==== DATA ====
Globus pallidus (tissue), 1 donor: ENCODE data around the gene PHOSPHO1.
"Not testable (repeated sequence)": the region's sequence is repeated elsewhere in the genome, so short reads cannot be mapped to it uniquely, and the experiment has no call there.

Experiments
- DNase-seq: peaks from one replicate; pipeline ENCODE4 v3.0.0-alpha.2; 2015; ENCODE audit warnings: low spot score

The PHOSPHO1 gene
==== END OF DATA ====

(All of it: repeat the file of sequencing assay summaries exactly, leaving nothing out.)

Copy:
Globus pallidus (tissue), 1 donor: ENCODE data around the gene PHOSPHO1.
"Not testable (repeated sequence)": the region's sequence is repeated elsewhere in the genome, so short reads cannot be mapped to it uniquely, and the experiment has no call there.

Experiments
- DNase-seq: peaks from one replicate; pipeline ENCODE4 v3.0.0-alpha.2; 2015; ENCODE audit warnings: low spot score

The PHOSPHO1 gene